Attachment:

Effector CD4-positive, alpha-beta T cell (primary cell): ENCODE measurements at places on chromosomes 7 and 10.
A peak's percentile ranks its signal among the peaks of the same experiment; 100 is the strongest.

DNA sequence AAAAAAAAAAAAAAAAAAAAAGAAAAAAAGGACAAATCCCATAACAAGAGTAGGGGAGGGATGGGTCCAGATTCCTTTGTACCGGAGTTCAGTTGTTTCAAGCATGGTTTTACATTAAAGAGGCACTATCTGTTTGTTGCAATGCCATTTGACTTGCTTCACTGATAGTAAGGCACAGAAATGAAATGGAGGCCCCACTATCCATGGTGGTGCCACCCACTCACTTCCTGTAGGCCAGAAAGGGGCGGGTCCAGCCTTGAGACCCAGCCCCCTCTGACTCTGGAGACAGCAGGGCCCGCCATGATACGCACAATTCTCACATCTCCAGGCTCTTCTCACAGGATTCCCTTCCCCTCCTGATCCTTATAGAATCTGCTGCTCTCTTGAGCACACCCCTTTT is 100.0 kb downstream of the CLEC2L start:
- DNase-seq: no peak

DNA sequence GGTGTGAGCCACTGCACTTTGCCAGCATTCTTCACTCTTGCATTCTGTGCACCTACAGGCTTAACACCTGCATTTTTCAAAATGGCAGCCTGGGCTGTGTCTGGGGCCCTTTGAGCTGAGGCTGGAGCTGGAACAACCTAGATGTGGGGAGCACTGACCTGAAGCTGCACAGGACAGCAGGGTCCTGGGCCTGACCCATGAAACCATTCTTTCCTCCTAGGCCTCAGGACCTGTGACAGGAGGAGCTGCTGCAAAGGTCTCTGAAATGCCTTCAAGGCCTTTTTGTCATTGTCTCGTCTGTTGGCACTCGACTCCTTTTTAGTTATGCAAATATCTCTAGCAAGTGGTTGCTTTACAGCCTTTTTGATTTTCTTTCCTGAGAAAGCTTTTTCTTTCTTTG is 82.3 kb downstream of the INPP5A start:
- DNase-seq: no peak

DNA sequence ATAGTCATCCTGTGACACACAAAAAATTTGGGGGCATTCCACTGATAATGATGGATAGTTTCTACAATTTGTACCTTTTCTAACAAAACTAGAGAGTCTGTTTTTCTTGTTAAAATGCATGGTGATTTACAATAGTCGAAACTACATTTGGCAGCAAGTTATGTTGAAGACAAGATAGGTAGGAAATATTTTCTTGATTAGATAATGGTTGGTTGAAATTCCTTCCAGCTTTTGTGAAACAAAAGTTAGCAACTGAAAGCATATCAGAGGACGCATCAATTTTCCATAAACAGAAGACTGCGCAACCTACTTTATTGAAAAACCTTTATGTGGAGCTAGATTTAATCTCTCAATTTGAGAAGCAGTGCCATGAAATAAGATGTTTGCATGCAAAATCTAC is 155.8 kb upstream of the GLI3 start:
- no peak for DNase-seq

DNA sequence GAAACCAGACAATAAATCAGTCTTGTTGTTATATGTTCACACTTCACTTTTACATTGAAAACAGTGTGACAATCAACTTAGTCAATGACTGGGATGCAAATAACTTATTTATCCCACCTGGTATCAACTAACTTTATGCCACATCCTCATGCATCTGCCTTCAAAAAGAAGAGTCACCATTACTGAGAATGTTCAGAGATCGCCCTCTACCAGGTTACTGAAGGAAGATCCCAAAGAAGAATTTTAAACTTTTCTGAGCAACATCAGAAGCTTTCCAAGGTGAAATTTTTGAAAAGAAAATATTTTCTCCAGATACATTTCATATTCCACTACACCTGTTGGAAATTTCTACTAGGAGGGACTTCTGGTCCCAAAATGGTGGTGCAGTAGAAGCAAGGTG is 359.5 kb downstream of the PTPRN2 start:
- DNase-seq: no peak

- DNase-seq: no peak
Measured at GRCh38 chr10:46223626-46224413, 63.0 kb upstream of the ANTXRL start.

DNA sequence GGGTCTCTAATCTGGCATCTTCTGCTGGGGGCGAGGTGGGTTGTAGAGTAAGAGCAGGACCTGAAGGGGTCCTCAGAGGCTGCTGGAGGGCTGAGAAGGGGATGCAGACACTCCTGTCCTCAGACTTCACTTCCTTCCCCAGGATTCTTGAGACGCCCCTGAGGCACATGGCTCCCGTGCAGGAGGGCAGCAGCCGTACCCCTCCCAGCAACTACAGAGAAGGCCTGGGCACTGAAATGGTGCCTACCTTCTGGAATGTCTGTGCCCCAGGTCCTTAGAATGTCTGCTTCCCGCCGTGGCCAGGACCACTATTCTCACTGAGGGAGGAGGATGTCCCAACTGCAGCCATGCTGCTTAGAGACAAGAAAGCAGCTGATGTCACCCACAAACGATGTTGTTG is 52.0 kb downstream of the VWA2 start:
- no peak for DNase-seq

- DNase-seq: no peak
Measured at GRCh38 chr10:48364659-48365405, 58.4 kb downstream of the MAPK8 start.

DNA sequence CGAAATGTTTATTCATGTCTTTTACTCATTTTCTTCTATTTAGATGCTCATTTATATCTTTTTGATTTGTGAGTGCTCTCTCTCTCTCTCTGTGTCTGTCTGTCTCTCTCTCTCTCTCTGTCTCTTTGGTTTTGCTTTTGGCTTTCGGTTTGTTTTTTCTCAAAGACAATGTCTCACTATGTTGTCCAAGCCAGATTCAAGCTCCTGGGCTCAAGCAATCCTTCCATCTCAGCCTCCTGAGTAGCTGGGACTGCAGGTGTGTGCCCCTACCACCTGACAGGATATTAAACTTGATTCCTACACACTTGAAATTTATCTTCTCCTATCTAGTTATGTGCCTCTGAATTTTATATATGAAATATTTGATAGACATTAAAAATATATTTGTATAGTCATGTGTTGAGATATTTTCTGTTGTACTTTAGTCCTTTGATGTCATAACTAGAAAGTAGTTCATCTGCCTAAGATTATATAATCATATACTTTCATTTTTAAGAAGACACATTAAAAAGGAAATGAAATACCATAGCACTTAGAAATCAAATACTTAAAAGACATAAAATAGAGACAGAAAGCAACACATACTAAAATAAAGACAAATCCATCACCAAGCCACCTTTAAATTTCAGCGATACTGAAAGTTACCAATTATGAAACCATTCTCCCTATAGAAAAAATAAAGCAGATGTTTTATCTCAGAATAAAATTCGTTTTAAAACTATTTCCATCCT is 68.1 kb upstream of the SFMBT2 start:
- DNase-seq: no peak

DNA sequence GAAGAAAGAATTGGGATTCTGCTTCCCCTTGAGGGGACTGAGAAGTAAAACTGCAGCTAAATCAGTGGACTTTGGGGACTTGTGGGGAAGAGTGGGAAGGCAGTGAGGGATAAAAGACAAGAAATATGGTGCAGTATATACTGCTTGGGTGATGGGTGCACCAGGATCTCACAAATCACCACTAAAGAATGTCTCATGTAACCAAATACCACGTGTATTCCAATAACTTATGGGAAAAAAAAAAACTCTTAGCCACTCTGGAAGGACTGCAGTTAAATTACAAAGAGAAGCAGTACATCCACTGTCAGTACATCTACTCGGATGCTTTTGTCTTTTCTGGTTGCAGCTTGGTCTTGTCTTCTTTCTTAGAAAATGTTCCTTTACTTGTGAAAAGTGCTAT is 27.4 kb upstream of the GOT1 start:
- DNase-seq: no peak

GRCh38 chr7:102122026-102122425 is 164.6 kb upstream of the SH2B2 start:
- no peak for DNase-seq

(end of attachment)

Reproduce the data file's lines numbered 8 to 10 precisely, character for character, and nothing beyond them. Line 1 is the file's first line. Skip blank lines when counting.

- no peak for DNase-seq

DNA sequence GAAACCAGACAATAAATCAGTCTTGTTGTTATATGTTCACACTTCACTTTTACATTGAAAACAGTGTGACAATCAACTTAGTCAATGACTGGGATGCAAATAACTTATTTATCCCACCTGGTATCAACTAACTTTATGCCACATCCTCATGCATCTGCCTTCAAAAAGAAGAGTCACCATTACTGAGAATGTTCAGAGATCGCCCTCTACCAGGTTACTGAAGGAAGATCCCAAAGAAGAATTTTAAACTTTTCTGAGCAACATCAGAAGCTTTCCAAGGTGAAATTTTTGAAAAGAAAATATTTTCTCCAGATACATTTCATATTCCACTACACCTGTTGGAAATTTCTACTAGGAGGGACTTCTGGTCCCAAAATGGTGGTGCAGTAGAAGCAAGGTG is 359.5 kb downstream of the PTPRN2 start:
- DNase-seq: no peak